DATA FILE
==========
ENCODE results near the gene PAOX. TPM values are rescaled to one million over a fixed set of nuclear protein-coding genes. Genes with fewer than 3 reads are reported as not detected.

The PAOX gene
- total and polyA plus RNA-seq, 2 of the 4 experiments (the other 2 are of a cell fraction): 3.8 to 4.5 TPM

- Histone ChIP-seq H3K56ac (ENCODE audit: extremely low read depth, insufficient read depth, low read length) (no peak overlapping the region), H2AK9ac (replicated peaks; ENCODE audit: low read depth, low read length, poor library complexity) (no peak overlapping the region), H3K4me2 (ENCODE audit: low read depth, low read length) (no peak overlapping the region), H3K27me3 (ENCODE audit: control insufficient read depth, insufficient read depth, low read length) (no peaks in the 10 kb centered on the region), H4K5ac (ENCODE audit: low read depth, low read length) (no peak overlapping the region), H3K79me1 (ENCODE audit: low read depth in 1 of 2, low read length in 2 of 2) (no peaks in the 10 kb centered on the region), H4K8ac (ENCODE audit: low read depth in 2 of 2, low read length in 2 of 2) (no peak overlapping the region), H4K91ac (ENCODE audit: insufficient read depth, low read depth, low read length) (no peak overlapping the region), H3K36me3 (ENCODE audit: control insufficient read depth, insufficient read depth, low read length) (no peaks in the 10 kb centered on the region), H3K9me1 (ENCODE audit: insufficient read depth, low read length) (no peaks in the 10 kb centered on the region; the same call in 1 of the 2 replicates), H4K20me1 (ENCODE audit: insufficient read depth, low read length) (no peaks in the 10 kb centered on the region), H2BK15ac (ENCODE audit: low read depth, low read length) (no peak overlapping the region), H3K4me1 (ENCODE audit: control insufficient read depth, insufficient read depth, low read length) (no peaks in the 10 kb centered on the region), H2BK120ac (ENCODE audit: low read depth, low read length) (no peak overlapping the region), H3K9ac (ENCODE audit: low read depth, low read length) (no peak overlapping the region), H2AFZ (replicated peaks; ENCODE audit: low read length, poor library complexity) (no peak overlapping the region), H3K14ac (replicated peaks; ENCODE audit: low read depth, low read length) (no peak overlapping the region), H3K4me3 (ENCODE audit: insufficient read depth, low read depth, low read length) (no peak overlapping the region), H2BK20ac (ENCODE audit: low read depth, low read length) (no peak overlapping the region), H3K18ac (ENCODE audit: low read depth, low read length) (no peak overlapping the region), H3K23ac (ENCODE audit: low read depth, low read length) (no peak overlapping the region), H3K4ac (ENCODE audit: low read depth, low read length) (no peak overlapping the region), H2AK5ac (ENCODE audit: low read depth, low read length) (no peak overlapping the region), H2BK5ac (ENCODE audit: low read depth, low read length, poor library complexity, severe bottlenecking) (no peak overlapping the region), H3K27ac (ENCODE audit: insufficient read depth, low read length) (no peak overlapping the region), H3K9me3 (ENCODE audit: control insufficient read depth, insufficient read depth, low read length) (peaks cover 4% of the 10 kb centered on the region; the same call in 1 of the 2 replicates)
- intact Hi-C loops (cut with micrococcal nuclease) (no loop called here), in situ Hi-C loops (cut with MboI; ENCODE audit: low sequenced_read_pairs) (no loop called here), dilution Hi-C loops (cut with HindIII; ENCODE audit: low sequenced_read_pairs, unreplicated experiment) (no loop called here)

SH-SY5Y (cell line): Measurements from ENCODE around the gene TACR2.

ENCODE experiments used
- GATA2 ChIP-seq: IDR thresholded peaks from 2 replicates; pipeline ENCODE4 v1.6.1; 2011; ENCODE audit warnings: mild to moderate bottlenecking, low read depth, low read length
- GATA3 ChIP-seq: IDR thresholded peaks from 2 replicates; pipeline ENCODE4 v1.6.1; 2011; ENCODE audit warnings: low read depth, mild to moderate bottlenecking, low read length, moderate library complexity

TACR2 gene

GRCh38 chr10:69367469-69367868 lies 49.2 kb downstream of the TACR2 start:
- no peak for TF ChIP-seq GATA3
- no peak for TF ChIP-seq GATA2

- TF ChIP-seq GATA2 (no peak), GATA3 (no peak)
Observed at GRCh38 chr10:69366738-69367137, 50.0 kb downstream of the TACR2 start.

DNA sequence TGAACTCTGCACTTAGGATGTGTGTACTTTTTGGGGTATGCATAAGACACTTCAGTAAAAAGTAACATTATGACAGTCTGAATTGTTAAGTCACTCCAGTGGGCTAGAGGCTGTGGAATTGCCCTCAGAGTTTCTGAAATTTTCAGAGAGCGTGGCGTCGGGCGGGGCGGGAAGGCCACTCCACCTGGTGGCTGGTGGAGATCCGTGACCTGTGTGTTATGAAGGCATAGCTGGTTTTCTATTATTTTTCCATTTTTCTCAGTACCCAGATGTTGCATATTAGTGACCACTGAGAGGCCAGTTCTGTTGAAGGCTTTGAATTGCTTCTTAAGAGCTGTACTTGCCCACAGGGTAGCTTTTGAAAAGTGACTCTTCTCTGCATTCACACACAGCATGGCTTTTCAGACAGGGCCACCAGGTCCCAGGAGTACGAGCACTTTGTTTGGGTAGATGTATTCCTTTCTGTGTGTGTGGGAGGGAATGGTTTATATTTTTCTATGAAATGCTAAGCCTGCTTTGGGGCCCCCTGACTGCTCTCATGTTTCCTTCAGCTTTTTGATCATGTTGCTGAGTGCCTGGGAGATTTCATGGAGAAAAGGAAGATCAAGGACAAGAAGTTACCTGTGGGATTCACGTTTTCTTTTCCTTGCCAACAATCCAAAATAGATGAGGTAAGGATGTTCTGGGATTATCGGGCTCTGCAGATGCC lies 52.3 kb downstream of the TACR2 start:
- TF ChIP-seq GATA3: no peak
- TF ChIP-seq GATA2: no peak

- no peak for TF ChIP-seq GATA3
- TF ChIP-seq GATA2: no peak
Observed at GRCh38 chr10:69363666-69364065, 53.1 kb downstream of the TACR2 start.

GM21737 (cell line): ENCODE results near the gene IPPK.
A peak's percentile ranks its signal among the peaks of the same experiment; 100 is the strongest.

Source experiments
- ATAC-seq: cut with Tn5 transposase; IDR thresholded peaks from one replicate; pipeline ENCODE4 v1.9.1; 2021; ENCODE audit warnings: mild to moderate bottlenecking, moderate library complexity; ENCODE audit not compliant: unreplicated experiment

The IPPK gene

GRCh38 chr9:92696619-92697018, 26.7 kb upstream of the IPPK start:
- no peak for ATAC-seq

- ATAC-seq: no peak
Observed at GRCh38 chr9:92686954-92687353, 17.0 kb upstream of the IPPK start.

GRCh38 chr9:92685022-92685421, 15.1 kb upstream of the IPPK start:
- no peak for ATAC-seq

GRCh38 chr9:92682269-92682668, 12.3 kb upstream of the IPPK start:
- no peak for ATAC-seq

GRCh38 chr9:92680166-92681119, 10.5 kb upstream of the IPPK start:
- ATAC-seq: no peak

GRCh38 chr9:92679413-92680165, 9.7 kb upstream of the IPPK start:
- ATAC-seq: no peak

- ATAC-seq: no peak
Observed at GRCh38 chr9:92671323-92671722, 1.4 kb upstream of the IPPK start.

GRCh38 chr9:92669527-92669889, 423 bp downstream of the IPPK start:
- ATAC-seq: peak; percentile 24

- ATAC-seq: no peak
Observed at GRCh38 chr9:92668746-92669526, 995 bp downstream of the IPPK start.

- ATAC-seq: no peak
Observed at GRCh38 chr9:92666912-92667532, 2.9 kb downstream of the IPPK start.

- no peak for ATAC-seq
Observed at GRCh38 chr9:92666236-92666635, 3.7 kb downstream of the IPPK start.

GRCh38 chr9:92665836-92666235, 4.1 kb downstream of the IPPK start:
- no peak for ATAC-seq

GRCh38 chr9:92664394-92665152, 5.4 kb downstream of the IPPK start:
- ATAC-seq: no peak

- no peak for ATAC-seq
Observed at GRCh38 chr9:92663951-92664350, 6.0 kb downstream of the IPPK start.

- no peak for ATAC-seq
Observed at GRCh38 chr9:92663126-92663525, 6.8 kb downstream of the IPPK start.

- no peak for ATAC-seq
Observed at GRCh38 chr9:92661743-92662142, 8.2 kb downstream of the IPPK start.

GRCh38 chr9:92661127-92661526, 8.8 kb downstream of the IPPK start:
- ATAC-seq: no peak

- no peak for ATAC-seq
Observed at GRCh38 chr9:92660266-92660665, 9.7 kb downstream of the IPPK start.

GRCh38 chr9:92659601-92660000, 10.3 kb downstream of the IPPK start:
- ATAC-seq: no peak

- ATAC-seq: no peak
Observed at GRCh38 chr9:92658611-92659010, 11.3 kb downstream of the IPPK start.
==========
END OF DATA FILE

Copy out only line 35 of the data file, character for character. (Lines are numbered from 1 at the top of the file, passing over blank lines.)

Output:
GRCh38 chr9:92680166-92681119, 10.5 kb upstream of the IPPK start: